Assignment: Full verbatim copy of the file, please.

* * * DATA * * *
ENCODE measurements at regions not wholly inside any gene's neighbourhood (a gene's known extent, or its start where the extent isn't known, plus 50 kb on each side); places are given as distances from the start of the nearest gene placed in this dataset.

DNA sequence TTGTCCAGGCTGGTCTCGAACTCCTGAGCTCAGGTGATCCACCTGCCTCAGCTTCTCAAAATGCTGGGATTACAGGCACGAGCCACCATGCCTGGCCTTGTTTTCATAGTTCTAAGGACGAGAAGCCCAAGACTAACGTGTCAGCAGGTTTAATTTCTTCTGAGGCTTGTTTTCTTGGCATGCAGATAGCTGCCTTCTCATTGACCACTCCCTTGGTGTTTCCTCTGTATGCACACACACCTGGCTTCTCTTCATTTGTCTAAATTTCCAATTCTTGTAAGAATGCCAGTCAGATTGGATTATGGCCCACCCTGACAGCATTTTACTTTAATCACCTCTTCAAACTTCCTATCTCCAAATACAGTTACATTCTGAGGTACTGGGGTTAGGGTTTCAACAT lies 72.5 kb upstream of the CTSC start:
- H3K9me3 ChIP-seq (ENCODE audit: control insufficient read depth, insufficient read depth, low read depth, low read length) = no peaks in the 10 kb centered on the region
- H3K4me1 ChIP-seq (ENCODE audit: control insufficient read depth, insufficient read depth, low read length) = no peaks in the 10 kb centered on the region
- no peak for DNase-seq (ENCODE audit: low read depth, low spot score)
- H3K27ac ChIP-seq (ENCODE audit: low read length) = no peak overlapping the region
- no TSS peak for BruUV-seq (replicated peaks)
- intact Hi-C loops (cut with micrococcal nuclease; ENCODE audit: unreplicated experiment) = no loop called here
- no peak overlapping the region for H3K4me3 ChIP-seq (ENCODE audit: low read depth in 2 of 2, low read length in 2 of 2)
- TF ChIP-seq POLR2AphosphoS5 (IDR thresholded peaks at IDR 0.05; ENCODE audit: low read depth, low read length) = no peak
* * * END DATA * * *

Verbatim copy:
ENCODE measurements at regions not wholly inside any gene's neighbourhood (a gene's known extent, or its start where the extent isn't known, plus 50 kb on each side); places are given as distances from the start of the nearest gene placed in this dataset.

DNA sequence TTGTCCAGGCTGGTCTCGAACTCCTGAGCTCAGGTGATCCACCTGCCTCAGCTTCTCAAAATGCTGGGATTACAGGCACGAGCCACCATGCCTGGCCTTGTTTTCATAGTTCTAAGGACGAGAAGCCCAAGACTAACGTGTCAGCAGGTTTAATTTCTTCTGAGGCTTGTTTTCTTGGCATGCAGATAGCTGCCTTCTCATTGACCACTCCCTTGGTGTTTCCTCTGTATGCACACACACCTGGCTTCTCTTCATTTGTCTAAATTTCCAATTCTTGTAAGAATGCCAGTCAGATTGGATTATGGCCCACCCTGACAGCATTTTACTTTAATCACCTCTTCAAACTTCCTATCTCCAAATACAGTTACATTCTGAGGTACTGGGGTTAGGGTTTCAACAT lies 72.5 kb upstream of the CTSC start:
- H3K9me3 ChIP-seq (ENCODE audit: control insufficient read depth, insufficient read depth, low read depth, low read length) = no peaks in the 10 kb centered on the region
- H3K4me1 ChIP-seq (ENCODE audit: control insufficient read depth, insufficient read depth, low read length) = no peaks in the 10 kb centered on the region
- no peak for DNase-seq (ENCODE audit: low read depth, low spot score)
- H3K27ac ChIP-seq (ENCODE audit: low read length) = no peak overlapping the region
- no TSS peak for BruUV-seq (replicated peaks)
- intact Hi-C loops (cut with micrococcal nuclease; ENCODE audit: unreplicated experiment) = no loop called here
- no peak overlapping the region for H3K4me3 ChIP-seq (ENCODE audit: low read depth in 2 of 2, low read length in 2 of 2)
- TF ChIP-seq POLR2AphosphoS5 (IDR thresholded peaks at IDR 0.05; ENCODE audit: low read depth, low read length) = no peak